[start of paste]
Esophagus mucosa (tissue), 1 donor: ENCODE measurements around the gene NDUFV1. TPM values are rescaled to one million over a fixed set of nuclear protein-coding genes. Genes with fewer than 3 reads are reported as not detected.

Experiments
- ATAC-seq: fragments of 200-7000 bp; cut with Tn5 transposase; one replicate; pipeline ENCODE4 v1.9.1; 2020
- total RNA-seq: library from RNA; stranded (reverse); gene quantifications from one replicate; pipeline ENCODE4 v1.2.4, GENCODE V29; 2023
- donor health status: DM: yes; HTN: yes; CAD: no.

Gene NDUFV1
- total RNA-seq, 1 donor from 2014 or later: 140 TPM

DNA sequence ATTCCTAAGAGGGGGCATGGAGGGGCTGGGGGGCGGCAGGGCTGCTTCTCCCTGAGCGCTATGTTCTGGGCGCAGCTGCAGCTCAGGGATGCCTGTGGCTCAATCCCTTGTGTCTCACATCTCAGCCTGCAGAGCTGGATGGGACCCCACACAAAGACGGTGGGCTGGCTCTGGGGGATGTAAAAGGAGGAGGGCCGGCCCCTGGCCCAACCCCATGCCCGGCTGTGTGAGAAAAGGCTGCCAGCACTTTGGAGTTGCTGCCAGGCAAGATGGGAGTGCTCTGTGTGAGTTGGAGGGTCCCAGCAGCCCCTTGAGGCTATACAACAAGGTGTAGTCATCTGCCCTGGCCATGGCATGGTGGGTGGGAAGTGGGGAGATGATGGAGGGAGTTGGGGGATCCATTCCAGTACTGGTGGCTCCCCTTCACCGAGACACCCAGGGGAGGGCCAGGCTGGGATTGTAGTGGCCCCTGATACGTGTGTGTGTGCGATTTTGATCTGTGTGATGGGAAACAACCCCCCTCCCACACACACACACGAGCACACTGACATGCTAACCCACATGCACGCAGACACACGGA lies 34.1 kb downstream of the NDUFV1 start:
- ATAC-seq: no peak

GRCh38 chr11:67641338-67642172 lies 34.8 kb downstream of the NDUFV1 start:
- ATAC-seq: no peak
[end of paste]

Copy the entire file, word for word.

Esophagus mucosa (tissue), 1 donor: ENCODE measurements around the gene NDUFV1. TPM values are rescaled to one million over a fixed set of nuclear protein-coding genes. Genes with fewer than 3 reads are reported as not detected.

Experiments
- ATAC-seq: fragments of 200-7000 bp; cut with Tn5 transposase; one replicate; pipeline ENCODE4 v1.9.1; 2020
- total RNA-seq: library from RNA; stranded (reverse); gene quantifications from one replicate; pipeline ENCODE4 v1.2.4, GENCODE V29; 2023
- donor health status: DM: yes; HTN: yes; CAD: no.

Gene NDUFV1
- total RNA-seq, 1 donor from 2014 or later: 140 TPM

DNA sequence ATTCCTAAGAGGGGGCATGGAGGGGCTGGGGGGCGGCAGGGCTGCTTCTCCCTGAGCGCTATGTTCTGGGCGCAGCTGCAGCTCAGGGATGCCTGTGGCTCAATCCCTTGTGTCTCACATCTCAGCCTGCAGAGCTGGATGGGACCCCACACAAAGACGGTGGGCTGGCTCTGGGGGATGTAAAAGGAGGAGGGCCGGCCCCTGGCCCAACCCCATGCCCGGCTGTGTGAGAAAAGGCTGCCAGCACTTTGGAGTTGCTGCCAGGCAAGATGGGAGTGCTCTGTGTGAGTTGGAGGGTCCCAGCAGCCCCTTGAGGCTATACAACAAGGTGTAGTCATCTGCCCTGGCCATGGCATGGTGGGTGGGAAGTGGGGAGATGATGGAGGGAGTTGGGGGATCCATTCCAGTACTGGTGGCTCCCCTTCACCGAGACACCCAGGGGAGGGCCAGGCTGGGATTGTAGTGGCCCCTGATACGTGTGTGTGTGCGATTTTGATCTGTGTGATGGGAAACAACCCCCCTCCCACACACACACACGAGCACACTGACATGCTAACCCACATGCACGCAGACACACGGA lies 34.1 kb downstream of the NDUFV1 start:
- ATAC-seq: no peak

GRCh38 chr11:67641338-67642172 lies 34.8 kb downstream of the NDUFV1 start:
- ATAC-seq: no peak